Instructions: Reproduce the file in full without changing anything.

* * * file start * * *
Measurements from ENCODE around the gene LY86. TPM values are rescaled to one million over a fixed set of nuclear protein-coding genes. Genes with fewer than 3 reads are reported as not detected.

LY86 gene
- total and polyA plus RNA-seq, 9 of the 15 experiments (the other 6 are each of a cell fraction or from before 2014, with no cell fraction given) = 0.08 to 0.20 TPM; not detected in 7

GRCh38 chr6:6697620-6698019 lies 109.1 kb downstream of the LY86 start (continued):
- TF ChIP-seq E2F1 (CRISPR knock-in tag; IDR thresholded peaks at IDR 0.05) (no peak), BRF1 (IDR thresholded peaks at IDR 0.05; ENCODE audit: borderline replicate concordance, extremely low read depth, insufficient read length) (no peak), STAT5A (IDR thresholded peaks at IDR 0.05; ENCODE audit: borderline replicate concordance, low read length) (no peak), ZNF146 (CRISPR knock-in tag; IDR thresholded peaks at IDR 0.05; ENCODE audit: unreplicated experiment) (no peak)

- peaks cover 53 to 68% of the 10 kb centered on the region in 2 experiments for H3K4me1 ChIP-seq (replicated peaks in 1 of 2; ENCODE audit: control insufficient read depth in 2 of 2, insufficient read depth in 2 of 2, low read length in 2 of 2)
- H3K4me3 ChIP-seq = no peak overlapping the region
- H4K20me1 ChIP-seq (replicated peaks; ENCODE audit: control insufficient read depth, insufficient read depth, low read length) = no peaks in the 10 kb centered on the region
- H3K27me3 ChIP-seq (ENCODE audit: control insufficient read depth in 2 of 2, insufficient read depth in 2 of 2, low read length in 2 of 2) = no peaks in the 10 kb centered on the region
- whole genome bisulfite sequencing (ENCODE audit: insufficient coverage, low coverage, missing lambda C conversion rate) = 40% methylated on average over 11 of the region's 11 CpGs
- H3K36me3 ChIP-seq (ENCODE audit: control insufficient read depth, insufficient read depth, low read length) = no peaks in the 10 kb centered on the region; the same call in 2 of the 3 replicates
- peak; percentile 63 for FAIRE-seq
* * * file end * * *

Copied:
Measurements from ENCODE around the gene LY86. TPM values are rescaled to one million over a fixed set of nuclear protein-coding genes. Genes with fewer than 3 reads are reported as not detected.

LY86 gene
- total and polyA plus RNA-seq, 9 of the 15 experiments (the other 6 are each of a cell fraction or from before 2014, with no cell fraction given) = 0.08 to 0.20 TPM; not detected in 7

GRCh38 chr6:6697620-6698019 lies 109.1 kb downstream of the LY86 start (continued):
- TF ChIP-seq E2F1 (CRISPR knock-in tag; IDR thresholded peaks at IDR 0.05) (no peak), BRF1 (IDR thresholded peaks at IDR 0.05; ENCODE audit: borderline replicate concordance, extremely low read depth, insufficient read length) (no peak), STAT5A (IDR thresholded peaks at IDR 0.05; ENCODE audit: borderline replicate concordance, low read length) (no peak), ZNF146 (CRISPR knock-in tag; IDR thresholded peaks at IDR 0.05; ENCODE audit: unreplicated experiment) (no peak)

- peaks cover 53 to 68% of the 10 kb centered on the region in 2 experiments for H3K4me1 ChIP-seq (replicated peaks in 1 of 2; ENCODE audit: control insufficient read depth in 2 of 2, insufficient read depth in 2 of 2, low read length in 2 of 2)
- H3K4me3 ChIP-seq = no peak overlapping the region
- H4K20me1 ChIP-seq (replicated peaks; ENCODE audit: control insufficient read depth, insufficient read depth, low read length) = no peaks in the 10 kb centered on the region
- H3K27me3 ChIP-seq (ENCODE audit: control insufficient read depth in 2 of 2, insufficient read depth in 2 of 2, low read length in 2 of 2) = no peaks in the 10 kb centered on the region
- whole genome bisulfite sequencing (ENCODE audit: insufficient coverage, low coverage, missing lambda C conversion rate) = 40% methylated on average over 11 of the region's 11 CpGs
- H3K36me3 ChIP-seq (ENCODE audit: control insufficient read depth, insufficient read depth, low read length) = no peaks in the 10 kb centered on the region; the same call in 2 of the 3 replicates
- peak; percentile 63 for FAIRE-seq